Archives for category: Review

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Sina FABIAN: Boom in der Krise. Konsum, Tourismus, Autofahren in Westdeutschland und Großbritannien 1970–1990, in: H-Soz-Kult, 27 June 2017

Als vor einigen Jahren ein kurzlebiges Siebziger-Revival die britischen Inseln erfasste, rief der Kolumnist Jim White seinen Lesern die grundlegende Unzulänglichkeit der Dekade ins Gedächtnis: „[N]othing was any good. Nothing ever seemed to work. We were nearly 20 years on from the gloom of the immediate post-war world, yet we still lived in black and white. Sure, things had progressed. Unlike his dad, my father did have a car. Actually he had a succession of them. The only drawback was, they were forever breaking down.”[1] Read the rest of this entry »

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Swantje SCHARENBERG: Die Konstruktion des öffentlichen Sports in der Tagespresse der Weimarer Republik, in: German History, vol 31 (2013), No 4, pp. 590-591.

Sport, from football to Bavarian finger-wrestling (Fingerhakeln), has a central place in German society: according to the German Olympic Sports Confederation, in 2010 roughly every third German was a member of a sports club. Read the rest of this entry »

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Sace ELDER: Murder Scenes. Normality, Deviance, and Criminal Violence in Weimar Berlin, in: German History, vol 29 (2011), No 3, pp. 666-667.

In the Weimar Republic, the explosive rise of homicides and murders after the Great War was a staple statistic used by cultural critics of all political colours to illustrate Germany’s moral and social degeneration. Read the rest of this entry »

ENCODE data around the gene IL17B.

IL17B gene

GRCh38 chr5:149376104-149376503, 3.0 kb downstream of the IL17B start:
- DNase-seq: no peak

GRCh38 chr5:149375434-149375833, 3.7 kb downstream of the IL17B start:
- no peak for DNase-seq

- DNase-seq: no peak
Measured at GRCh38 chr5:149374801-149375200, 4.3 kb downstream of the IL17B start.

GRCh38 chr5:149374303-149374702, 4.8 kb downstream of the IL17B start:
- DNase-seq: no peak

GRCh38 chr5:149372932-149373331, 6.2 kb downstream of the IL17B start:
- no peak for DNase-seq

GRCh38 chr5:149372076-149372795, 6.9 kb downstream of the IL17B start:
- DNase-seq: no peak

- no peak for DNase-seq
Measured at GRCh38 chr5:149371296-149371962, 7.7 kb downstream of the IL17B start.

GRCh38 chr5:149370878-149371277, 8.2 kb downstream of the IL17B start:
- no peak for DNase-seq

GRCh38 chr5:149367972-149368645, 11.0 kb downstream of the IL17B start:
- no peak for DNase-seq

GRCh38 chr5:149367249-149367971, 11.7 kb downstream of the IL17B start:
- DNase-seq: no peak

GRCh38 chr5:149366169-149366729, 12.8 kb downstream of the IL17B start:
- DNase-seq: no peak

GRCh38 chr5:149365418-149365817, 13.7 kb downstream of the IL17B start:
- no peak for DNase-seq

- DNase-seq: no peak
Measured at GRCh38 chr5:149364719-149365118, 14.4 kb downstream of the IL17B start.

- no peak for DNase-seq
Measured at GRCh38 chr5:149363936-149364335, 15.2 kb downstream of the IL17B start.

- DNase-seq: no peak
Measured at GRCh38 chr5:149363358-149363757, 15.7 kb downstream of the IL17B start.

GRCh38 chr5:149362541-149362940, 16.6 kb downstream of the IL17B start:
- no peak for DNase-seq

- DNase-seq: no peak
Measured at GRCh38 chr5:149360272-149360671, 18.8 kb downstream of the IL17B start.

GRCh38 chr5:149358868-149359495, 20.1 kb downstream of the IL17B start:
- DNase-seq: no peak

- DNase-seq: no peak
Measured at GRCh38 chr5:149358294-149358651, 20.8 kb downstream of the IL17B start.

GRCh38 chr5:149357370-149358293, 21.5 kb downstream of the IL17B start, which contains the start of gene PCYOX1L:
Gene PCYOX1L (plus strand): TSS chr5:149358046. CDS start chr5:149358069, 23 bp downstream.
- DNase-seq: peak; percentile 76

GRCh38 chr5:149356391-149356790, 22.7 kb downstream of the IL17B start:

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Sebastian MARX: Betriebsamkeit als Literatur. Prosa der Weimarer Republik zwischen Massenpresse und Buch, in: Monatshefte für deutschsprachige Literatur und Kultur, vol 103 (2011), No 1, pp. 135-137.

Die Forschung über die Weimarer Republik hat Konjunktur – und das seit Jahrzehnten. Schon mit dem Ende der ersten deutschen Demokratie hob ein gewaltiger Prozess ihrer Deutung an, erst im Exil, dann im geteilten und später wiedervereinigten Deutschland. Und auch im Ausland gibt es wohl mit Ausnahme des Dritten Reiches keine andere Epoche der deutschen Geschichte, die ähnlich viel Interesse hervorruft.

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Benjamin CARTER HETT: Crossing Hitler. The Man Who Put the Nazis on the Witness Stand, in: German History, vol 28 (2010), No 4, pp. 590-592.

Hans Litten, a German-Jewish lawyer, ‘crossed’ Hitler in different ways, not only cross-examining him in one of the most famous trials of the Weimar Republic, but making him angry in the process — and paying the price once the Nazi leader was in power. Read the rest of this entry »

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Margaret BARBER CROSBY: The Making of a German Constitution: A Slow Revolution, in: Journal of Contemporary European Studies, vol 17 (2009), No 3, pp. 451-452.

Much has been said and written about Germany as a ‘belated’ nation and its failed revolution of 1848, which deprived the country of a unifying experience and sent Germany on its ‘Sonderweg’ (exceptional path) towards national unity. Margret Barber Crosby’s argument, therefore, that there was indeed a successful German revolution — albeit a slow and non-violent one that stretched over generations — is a welcome change.